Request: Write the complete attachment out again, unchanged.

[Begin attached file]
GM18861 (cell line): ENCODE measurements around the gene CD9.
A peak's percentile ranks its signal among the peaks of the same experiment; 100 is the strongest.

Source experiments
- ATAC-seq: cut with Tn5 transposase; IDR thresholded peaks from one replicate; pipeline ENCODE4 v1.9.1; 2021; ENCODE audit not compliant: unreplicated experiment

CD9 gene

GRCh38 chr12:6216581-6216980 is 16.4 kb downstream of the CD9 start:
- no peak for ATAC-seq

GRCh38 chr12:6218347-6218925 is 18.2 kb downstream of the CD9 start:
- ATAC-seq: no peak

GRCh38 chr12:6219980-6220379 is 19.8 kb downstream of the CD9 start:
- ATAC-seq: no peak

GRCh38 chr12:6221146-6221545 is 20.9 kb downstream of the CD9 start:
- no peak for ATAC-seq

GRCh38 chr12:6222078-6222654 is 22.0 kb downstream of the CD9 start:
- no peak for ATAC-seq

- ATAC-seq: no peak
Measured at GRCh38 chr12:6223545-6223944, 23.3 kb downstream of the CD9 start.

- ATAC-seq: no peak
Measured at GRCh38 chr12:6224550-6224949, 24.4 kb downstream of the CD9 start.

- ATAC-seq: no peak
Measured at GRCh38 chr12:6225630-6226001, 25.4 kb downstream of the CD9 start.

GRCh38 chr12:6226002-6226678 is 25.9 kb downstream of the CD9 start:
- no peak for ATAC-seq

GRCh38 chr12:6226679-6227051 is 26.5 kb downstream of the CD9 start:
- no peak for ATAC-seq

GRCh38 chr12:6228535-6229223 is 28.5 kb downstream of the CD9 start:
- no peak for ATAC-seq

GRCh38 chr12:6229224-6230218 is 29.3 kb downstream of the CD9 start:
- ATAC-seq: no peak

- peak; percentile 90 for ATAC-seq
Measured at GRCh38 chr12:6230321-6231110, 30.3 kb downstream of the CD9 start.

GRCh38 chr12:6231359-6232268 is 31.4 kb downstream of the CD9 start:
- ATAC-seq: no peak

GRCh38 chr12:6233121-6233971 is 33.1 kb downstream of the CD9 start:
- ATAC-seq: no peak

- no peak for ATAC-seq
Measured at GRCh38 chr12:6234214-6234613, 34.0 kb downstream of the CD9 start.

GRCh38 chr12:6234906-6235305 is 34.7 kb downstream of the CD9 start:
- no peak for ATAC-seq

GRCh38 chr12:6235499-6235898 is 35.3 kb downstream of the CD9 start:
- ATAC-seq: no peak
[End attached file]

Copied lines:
GM18861 (cell line): ENCODE measurements around the gene CD9.
A peak's percentile ranks its signal among the peaks of the same experiment; 100 is the strongest.

Source experiments
- ATAC-seq: cut with Tn5 transposase; IDR thresholded peaks from one replicate; pipeline ENCODE4 v1.9.1; 2021; ENCODE audit not compliant: unreplicated experiment

CD9 gene

GRCh38 chr12:6216581-6216980 is 16.4 kb downstream of the CD9 start:
- no peak for ATAC-seq

GRCh38 chr12:6218347-6218925 is 18.2 kb downstream of the CD9 start:
- ATAC-seq: no peak

GRCh38 chr12:6219980-6220379 is 19.8 kb downstream of the CD9 start:
- ATAC-seq: no peak

GRCh38 chr12:6221146-6221545 is 20.9 kb downstream of the CD9 start:
- no peak for ATAC-seq

GRCh38 chr12:6222078-6222654 is 22.0 kb downstream of the CD9 start:
- no peak for ATAC-seq

- ATAC-seq: no peak
Measured at GRCh38 chr12:6223545-6223944, 23.3 kb downstream of the CD9 start.

- ATAC-seq: no peak
Measured at GRCh38 chr12:6224550-6224949, 24.4 kb downstream of the CD9 start.

- ATAC-seq: no peak
Measured at GRCh38 chr12:6225630-6226001, 25.4 kb downstream of the CD9 start.

GRCh38 chr12:6226002-6226678 is 25.9 kb downstream of the CD9 start:
- no peak for ATAC-seq

GRCh38 chr12:6226679-6227051 is 26.5 kb downstream of the CD9 start:
- no peak for ATAC-seq

GRCh38 chr12:6228535-6229223 is 28.5 kb downstream of the CD9 start:
- no peak for ATAC-seq

GRCh38 chr12:6229224-6230218 is 29.3 kb downstream of the CD9 start:
- ATAC-seq: no peak

- peak; percentile 90 for ATAC-seq
Measured at GRCh38 chr12:6230321-6231110, 30.3 kb downstream of the CD9 start.

GRCh38 chr12:6231359-6232268 is 31.4 kb downstream of the CD9 start:
- ATAC-seq: no peak

GRCh38 chr12:6233121-6233971 is 33.1 kb downstream of the CD9 start:
- ATAC-seq: no peak

- no peak for ATAC-seq
Measured at GRCh38 chr12:6234214-6234613, 34.0 kb downstream of the CD9 start.

GRCh38 chr12:6234906-6235305 is 34.7 kb downstream of the CD9 start:
- no peak for ATAC-seq

GRCh38 chr12:6235499-6235898 is 35.3 kb downstream of the CD9 start:
- ATAC-seq: no peak